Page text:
A little devious from the daily march
Of Reason, and the path of conscious woe
And all the truth of Life! Better, oh Love,
In fond delusion to be twice betrayed,
Than know so well and bitterly as I.
Let me be mad.' (She wept upon her knees.)
'I will arise and seek thee. This is Heaven.
I sat upon a cloud. It bore me in.
It is not so, you Heavens! I am not dead.
Alas! there have been pangs as strong as Death.
It would be sweet to know that I am dead.
'Even now I feel I am not of this world,
Which sayeth, day and night, 'For all but thee,'
And poureth its abundance night and day
And will not feed the hunger in my heart.
'I tread upon a dream, myself a dream,
I cannot write my Being on the world,
The moss grows unrespective where I tread.
'I cannot lift mine eyes to the sunshine,
Night is not for my slumber. Not for me
Sink down the dark inexorable hours.
'I would not keep or change the weary day;
I have no pleasure in the needless night,
And toss and wail that other lids may sleep.
'I am a very Leper in the Earth.
Her functions cast me out; her golden wheels
That harmless roll about unconscious Babes
Do crush me. My place knoweth me no more.
'I think that I have died, oh you sweet Heavens.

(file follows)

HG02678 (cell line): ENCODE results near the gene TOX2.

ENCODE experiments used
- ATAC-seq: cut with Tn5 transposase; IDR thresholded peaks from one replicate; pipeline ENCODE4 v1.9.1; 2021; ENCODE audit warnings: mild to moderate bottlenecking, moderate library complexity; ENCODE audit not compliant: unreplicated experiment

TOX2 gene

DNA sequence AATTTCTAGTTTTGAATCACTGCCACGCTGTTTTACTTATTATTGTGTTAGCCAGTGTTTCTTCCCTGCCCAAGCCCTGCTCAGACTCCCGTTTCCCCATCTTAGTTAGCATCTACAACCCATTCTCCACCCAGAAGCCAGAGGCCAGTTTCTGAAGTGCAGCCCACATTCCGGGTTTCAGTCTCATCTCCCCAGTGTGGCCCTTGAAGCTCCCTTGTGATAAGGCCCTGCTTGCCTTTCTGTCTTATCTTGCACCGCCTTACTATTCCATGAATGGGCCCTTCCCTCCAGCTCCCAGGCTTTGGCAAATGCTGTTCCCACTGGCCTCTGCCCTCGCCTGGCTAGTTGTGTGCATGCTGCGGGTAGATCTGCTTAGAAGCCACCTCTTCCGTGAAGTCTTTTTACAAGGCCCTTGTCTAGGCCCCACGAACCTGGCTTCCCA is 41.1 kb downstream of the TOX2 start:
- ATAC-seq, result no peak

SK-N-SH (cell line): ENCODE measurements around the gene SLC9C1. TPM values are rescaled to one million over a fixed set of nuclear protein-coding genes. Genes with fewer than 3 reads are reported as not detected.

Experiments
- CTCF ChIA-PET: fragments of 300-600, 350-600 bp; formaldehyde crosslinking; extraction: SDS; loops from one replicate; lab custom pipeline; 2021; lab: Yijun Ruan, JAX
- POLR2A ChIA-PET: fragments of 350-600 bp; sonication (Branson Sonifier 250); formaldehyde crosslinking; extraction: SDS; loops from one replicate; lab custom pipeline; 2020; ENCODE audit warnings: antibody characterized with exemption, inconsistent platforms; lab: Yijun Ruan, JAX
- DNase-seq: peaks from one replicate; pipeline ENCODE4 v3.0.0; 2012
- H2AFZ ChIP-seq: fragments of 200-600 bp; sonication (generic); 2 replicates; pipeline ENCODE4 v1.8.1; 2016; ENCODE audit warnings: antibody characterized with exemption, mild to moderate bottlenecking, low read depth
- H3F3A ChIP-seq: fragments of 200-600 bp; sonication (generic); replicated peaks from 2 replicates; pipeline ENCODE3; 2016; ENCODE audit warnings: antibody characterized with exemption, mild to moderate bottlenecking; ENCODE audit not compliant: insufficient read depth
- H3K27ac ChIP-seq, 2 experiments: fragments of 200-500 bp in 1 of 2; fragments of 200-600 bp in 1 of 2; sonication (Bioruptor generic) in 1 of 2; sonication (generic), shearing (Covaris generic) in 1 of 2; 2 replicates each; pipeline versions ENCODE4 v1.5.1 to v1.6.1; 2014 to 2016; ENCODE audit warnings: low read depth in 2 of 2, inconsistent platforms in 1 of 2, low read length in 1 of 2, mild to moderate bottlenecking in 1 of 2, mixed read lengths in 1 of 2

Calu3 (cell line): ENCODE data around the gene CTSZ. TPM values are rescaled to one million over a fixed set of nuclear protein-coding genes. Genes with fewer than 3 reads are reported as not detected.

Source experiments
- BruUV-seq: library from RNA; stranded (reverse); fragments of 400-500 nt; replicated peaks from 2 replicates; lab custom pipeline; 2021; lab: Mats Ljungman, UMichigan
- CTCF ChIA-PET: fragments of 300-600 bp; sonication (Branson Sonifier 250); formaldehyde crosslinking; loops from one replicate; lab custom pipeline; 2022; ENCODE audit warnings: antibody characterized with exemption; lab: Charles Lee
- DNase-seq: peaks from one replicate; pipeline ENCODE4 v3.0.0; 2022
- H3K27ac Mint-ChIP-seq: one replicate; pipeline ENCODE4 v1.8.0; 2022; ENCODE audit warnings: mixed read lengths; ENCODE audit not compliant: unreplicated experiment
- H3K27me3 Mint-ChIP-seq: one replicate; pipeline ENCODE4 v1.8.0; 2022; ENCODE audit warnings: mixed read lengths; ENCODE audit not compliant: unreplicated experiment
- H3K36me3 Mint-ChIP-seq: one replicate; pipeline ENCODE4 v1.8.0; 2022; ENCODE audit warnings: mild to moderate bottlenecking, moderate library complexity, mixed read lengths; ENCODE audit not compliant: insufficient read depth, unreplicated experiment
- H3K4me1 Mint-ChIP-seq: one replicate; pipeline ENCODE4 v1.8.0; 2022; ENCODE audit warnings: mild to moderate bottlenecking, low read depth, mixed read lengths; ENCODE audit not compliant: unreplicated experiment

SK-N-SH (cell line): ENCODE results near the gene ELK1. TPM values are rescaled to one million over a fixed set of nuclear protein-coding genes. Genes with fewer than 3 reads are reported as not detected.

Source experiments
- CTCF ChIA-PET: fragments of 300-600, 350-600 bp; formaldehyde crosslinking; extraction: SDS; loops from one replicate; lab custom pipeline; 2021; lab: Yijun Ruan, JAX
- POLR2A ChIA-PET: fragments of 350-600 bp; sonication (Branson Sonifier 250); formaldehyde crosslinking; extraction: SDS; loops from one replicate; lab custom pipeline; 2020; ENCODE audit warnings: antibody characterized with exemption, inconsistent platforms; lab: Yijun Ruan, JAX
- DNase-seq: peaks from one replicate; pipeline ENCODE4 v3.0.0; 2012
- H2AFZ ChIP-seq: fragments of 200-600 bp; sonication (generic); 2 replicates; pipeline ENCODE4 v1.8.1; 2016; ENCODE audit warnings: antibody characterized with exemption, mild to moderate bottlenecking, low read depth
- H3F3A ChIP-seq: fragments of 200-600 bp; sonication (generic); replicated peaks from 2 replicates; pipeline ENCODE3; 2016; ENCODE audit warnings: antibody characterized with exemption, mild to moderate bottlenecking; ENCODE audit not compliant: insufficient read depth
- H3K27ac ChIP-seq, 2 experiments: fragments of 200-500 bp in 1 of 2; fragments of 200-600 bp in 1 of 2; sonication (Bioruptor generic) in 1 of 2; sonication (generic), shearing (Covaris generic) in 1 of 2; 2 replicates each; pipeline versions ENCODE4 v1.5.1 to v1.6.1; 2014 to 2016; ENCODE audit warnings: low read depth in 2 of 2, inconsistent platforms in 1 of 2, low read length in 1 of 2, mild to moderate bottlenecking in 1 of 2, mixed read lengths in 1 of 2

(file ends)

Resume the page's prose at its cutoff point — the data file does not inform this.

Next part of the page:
I did not see the closing of the eyes.
Perchance there is one death for all of us
Whereof we cannot see the eyelids close.
'Dear Love, I do beseech thee answer me.
Dear Love, I think men's eyes behold me not.
The air is heavy on these lips that strain
To cry; I do not warm the thing I touch;
The Lake gives back no image unto me.
'I see the Heavens as one who wakes at noon
From a deep sleep. Now shall we meet again!
The Country of the blest is hid from me
Like Morn behind the Hills. The Angel smiles.
I breathe thy name. He hurleth me from Heaven.
'Now of a truth I know thou art on Earth.
Break, break the chains that hold me back from thee.
I see the race of mortal men pass by;
The great wind of their going waves my hair;
I stretch my hands, I lay my cheek to them,
In love; they stir the down upon my cheek;
I cannot touch them, and they know not me.
'Oh God! I ask to live the saddest life!